When Easter rolls around each year we tend to focus on the wondrous miracle of Christ’s resurrection. After all, the empty tomb is the cornerstone of our faith. It is not only the surest historical evidence that Jesus was the Son of God but also the greatest proof that He conquered the powers of hell.
But this Easter my thoughts have drifted to the events surrounding the Crucifixion, particularly the strange happenings that occurred when Jesus “cried out again with a loud voice, and yielded up His spirit” (Matt. 27:50, NASB) on what we call Good Friday. Matthew’s Gospel, in fact, records three startling occurrences that made the death of Jesus unique in all of history. No earthly king ever died with this much frightening drama.
Three weird, astonishing things happened when Jesus willingly gave up His spirit:
The shroud of darkness.
This strange phenomenon happened from noon to 3 p.m.—normally the brightest part of the day. Luke tells us that darkness fell “over the whole land” (23:44). Some theologians have assumed that a solar eclipse occurred, but such events do not last three hours.
Bible scholar J. Hampton Keathley III noted that the Greek words used in the phrase “darkness fell” imply that this was a sudden event rather than a gradual one. This was not the kind of weather phenomenon caused by storm clouds, dust or volcanic ash. “It was just like someone had turned out the lights,” Keathley said.
The church historian Tertullian recorded that secular writers mentioned a strange period of darkness that occurred on that day. How far-reaching was the darkness? Could barbarians in France and Norway have witnessed it? What about tribal chieftains in Africa or slaves in ancient India and Iran? We have no reason to believe this thick gloom settled over only Jerusalem; in fact, it is not unreasonable to assume that the sun’s light was blocked all across the globe.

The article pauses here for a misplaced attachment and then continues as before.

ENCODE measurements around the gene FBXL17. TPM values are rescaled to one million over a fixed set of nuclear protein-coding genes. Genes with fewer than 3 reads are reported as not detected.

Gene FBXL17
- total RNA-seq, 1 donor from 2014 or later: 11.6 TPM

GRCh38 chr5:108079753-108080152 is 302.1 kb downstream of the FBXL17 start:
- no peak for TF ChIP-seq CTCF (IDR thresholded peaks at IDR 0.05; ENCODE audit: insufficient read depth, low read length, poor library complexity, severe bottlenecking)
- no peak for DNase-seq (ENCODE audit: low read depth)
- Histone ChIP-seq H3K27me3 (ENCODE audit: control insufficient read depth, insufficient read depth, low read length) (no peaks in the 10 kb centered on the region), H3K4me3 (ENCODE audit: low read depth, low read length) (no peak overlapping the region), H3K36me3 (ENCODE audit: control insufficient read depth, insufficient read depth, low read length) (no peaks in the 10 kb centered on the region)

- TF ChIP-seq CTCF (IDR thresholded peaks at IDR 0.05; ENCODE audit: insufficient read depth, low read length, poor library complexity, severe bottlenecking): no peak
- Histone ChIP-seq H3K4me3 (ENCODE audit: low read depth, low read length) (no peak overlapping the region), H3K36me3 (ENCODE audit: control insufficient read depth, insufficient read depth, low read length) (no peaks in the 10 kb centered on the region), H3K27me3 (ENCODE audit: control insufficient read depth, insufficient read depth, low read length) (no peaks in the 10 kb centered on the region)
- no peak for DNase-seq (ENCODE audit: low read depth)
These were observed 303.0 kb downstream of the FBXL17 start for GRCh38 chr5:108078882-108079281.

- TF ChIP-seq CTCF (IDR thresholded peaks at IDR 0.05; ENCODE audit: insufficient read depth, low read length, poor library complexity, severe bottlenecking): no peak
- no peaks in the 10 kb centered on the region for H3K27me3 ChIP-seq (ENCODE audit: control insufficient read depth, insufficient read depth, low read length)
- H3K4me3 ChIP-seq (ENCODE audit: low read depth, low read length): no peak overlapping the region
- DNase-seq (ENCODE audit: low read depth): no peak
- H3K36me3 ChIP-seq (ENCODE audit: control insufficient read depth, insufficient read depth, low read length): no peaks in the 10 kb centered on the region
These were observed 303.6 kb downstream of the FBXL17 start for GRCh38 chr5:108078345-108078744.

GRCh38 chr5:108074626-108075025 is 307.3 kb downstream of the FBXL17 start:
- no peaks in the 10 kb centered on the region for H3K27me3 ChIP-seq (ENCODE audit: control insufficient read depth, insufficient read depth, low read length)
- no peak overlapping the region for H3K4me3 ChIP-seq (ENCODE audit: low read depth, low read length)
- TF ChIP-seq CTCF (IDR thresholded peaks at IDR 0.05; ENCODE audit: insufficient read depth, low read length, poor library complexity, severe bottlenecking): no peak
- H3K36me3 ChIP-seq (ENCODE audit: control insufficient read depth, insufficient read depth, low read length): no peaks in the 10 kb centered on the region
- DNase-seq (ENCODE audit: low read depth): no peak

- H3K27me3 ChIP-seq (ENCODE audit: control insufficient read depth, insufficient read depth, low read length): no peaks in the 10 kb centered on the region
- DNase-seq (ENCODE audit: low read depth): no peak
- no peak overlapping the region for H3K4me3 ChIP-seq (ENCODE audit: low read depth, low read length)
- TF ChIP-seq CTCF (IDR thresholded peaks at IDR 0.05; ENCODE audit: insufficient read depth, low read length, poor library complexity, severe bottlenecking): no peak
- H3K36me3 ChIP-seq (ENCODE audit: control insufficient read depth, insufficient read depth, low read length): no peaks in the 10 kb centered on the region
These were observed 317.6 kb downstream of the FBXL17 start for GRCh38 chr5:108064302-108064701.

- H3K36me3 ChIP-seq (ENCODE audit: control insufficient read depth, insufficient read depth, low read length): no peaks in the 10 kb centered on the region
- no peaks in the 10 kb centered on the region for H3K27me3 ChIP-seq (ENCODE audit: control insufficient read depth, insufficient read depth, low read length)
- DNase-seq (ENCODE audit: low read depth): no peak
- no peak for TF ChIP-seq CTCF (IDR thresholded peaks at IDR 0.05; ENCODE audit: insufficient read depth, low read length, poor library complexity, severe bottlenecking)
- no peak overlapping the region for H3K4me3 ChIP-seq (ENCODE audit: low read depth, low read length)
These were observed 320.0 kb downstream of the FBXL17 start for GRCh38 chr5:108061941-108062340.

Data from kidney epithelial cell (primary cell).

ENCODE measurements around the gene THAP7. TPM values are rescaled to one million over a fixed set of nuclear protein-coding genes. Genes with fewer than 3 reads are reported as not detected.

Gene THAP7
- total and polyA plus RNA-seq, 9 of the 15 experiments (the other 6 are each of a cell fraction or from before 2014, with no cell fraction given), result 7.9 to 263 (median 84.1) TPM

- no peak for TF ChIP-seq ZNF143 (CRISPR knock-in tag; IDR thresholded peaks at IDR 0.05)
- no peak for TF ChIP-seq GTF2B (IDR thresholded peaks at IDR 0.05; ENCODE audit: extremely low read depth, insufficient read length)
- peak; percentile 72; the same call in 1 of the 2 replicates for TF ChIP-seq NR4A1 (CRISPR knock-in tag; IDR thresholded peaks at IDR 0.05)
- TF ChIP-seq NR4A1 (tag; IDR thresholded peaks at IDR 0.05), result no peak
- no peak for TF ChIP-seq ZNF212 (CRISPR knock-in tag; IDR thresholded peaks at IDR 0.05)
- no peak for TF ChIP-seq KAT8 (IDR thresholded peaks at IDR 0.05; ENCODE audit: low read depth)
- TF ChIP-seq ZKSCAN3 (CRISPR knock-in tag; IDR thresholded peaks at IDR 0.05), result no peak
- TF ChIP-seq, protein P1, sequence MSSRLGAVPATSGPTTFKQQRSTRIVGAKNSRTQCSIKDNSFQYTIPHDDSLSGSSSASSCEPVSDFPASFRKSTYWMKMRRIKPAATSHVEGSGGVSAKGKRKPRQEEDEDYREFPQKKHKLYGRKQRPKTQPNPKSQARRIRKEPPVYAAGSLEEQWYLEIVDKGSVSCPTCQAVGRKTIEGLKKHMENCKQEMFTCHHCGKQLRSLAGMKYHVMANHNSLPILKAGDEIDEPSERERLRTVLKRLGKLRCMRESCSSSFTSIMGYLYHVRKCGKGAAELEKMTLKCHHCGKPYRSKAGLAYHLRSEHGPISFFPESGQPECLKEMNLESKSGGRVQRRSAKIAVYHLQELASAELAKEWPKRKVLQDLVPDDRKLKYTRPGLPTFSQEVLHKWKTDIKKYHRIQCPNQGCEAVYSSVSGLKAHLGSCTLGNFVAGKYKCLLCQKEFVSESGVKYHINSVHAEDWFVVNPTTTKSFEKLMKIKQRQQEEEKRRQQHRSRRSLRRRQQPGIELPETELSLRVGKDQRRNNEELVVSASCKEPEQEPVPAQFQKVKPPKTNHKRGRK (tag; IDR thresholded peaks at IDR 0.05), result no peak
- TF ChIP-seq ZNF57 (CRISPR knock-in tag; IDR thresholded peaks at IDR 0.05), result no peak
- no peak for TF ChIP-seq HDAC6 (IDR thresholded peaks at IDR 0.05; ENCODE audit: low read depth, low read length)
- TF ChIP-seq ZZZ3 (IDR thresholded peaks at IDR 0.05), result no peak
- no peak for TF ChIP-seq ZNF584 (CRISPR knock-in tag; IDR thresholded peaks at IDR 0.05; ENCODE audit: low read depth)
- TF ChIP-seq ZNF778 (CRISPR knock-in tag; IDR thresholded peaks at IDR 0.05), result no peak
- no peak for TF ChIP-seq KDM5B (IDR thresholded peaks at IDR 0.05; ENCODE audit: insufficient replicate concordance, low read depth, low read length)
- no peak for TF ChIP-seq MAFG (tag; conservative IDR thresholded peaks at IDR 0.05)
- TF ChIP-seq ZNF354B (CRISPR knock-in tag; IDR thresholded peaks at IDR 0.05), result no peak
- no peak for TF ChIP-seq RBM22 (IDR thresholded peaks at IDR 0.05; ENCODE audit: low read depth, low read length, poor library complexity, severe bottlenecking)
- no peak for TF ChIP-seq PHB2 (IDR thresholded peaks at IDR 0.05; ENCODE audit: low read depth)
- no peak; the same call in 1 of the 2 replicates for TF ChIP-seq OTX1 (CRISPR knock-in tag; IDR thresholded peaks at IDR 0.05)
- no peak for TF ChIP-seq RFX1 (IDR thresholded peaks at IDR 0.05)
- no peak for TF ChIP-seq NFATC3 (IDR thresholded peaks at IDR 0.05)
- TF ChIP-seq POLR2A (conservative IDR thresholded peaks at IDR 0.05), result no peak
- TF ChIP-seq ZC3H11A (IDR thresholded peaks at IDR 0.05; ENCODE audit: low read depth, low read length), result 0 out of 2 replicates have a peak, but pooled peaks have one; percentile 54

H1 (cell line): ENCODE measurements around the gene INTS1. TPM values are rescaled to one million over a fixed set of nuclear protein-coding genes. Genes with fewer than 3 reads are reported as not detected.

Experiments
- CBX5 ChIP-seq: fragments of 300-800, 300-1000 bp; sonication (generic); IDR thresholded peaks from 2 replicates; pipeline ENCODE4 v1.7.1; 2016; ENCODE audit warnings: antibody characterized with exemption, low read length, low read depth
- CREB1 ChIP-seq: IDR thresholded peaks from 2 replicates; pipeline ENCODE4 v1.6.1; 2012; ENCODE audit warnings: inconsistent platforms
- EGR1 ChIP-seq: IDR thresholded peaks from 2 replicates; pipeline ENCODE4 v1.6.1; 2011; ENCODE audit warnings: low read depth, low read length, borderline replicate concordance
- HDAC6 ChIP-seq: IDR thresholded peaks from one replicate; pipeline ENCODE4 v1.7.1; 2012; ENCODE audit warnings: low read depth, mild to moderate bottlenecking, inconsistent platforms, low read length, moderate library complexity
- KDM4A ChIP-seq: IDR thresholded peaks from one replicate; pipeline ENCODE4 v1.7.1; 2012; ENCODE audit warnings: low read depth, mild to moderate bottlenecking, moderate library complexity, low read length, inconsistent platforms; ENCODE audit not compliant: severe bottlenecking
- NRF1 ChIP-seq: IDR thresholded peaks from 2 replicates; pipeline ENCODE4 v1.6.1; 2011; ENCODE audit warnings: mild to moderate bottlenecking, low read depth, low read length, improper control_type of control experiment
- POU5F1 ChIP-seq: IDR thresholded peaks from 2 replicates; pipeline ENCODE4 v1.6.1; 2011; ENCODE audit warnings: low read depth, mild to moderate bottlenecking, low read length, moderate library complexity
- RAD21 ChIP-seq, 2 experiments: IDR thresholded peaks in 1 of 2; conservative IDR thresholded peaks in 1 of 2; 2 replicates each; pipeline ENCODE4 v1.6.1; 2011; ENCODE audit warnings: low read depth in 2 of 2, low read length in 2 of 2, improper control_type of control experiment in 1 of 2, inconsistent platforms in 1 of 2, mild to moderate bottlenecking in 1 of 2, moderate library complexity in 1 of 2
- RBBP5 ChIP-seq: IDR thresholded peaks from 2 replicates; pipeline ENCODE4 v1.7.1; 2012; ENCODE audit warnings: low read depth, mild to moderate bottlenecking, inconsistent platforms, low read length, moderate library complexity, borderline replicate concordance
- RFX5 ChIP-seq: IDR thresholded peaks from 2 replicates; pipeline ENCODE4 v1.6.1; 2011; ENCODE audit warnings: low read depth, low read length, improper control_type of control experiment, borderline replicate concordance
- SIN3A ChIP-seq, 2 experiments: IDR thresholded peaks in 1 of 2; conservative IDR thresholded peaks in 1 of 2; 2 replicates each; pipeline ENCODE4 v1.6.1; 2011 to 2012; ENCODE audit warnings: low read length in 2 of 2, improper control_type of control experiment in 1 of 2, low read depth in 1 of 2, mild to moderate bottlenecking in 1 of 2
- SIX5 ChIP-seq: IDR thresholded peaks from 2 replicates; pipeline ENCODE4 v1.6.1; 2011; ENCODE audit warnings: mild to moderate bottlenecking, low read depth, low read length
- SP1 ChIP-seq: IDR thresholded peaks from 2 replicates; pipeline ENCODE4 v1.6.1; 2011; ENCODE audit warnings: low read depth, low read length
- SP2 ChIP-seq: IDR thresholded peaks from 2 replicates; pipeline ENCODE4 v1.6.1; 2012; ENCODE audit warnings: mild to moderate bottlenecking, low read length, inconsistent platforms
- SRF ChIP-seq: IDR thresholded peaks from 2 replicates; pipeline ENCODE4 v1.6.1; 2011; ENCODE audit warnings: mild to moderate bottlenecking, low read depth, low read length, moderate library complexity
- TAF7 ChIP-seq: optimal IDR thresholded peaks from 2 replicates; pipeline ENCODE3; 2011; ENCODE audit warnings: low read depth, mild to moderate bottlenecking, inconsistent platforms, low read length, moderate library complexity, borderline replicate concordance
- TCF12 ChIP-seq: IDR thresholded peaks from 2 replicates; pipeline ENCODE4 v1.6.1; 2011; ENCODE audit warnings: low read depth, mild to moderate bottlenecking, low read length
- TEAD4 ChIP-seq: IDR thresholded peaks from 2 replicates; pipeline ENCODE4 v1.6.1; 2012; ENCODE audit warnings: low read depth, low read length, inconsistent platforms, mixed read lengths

The rending of the temple’s veil.
Matthew tells us: “The veil of the temple was torn in two from top to bottom” (27:51). It must have been terrifying for the Jewish priests who witnessed this while they were serving in the Holy Place. These priests had never peered into the Holy of Holies. Suddenly, at the moment that Jesus announced, “It is finished” from the cross, the thick curtain that symbolically separated men from God was ripped down the middle by an invisible power. And the priests could see the ark of the covenant exposed!
The great British preacher Charles Spurgeon suggests that the priests must have been overcome with dread: “I wonder whether the priests at the altar had the courage to gaze upon the mercy seat. I suspect they were so struck with amazement that they fled from the altar, fearing sudden death.”
Just the sound of the thick linen tearing probably sent shockwaves through the city. Bible commentator Matthew Henry wrote of that holy moment: “Now, at the death of Christ, all was laid open, the mysteries were unveiled. … The rending of [the veil]signified that Christ by His death opened a new way to God.”
The earthquake. “The earth shook and the rocks were split” (Matt. 27:51). Matthew Henry points out that this was not just a local geological event—it was felt in adjacent countries. There were no seismic instruments back then. But we know from the biblical record that the epicenter of this quake was a bloody, hallowed plot of ground known as Golgotha. The voice of Jesus split the rocks.
The earthquake,” Henry wrote, “signified the mighty shock, nay, the fatal blow now given to the devil’s kingdom. So vigorous was the assault Christ now made upon the infernal powers, that the earth trembled.”
We often romanticize the Easter story, painting it with pastel colors and muting its meaning with graceful choir music. But let’s remember that Easter is much more than a peaceful sunrise. Christ’s resurrection came only after the earth itself groaned in violent agony.
The first Easter was not quiet. It was marked by strange weather patterns, eerie noises and geological upheaval. When Jesus died, the earth experienced the most dramatic power outage in history. God shook the foundations of the planet. Then with His own hand He ended the old covenant system and invited us to boldly enter His presence by a new and living way.